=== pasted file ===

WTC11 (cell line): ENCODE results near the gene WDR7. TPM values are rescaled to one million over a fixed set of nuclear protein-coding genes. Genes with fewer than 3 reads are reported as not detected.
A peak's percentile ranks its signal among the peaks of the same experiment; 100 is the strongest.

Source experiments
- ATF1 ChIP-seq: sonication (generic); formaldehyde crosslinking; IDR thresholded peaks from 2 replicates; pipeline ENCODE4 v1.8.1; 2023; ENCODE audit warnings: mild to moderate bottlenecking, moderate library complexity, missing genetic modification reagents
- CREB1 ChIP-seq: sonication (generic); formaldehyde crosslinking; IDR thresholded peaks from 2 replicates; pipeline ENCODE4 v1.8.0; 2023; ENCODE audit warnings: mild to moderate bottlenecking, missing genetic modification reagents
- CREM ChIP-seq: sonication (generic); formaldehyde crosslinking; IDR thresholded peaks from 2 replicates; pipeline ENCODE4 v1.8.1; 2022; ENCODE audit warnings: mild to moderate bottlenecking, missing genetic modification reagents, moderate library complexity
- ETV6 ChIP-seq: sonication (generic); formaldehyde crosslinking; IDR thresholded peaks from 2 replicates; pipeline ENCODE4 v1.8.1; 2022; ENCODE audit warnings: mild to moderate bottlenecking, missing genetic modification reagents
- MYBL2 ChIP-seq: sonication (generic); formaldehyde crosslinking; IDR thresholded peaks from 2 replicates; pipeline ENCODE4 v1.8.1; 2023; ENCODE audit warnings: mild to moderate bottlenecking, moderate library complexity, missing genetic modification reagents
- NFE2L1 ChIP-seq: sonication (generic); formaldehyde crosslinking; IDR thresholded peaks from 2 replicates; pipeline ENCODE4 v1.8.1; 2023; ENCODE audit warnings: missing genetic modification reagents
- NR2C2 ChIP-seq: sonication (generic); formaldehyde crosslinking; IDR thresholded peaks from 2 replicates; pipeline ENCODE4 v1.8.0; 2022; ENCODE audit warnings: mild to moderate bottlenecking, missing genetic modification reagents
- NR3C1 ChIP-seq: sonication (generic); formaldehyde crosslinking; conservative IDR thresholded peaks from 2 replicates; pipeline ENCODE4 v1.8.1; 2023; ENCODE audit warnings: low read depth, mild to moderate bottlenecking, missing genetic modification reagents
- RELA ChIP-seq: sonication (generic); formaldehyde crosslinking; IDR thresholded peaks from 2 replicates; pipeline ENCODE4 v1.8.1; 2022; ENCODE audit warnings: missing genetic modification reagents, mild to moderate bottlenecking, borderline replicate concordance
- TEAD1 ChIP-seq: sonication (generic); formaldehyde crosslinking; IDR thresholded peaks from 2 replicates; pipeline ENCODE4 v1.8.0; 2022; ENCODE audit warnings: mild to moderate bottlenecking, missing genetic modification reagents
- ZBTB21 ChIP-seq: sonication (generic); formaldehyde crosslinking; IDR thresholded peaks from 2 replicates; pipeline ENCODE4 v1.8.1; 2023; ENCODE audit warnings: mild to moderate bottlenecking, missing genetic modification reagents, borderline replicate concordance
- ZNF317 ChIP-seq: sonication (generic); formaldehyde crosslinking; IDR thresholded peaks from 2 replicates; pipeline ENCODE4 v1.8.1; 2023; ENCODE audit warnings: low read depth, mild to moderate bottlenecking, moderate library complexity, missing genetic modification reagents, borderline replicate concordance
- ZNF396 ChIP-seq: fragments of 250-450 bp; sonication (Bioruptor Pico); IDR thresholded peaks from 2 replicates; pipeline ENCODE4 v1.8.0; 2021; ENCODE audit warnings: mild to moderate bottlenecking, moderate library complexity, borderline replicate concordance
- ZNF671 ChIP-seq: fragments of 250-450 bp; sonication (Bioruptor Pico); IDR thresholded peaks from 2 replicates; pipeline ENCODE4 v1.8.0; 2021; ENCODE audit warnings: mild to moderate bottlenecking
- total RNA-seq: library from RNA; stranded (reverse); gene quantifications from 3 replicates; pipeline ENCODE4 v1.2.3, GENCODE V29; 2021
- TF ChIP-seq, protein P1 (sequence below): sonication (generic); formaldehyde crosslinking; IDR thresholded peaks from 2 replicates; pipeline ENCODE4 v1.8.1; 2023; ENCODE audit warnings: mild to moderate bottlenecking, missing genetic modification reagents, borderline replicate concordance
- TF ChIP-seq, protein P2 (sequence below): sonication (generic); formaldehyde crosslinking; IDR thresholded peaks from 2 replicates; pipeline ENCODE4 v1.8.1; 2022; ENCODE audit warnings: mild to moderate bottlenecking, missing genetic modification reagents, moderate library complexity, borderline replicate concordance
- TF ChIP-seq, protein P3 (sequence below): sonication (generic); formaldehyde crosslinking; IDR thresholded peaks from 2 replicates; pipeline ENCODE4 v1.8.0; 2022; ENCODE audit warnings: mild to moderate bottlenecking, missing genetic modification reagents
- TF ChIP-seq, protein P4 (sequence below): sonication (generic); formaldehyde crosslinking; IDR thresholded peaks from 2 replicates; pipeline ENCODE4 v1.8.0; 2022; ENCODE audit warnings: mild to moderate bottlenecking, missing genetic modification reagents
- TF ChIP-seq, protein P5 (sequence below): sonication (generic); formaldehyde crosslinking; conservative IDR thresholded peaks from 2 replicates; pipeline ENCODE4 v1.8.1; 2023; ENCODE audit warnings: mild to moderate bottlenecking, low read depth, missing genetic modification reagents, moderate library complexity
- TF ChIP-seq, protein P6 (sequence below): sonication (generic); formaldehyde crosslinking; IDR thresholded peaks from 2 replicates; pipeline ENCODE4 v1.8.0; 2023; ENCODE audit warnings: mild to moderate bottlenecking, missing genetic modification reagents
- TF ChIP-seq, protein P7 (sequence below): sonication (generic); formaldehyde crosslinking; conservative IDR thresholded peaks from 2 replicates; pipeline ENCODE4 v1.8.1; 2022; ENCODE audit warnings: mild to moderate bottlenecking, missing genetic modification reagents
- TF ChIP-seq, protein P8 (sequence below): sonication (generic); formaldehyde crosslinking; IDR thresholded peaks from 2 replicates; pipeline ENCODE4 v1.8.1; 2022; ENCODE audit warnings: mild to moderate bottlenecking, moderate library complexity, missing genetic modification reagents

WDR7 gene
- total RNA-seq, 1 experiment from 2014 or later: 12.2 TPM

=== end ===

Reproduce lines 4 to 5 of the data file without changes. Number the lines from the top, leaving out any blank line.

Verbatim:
- ATF1 ChIP-seq: sonication (generic); formaldehyde crosslinking; IDR thresholded peaks from 2 replicates; pipeline ENCODE4 v1.8.1; 2023; ENCODE audit warnings: mild to moderate bottlenecking, moderate library complexity, missing genetic modification reagents
- CREB1 ChIP-seq: sonication (generic); formaldehyde crosslinking; IDR thresholded peaks from 2 replicates; pipeline ENCODE4 v1.8.0; 2023; ENCODE audit warnings: mild to moderate bottlenecking, missing genetic modification reagents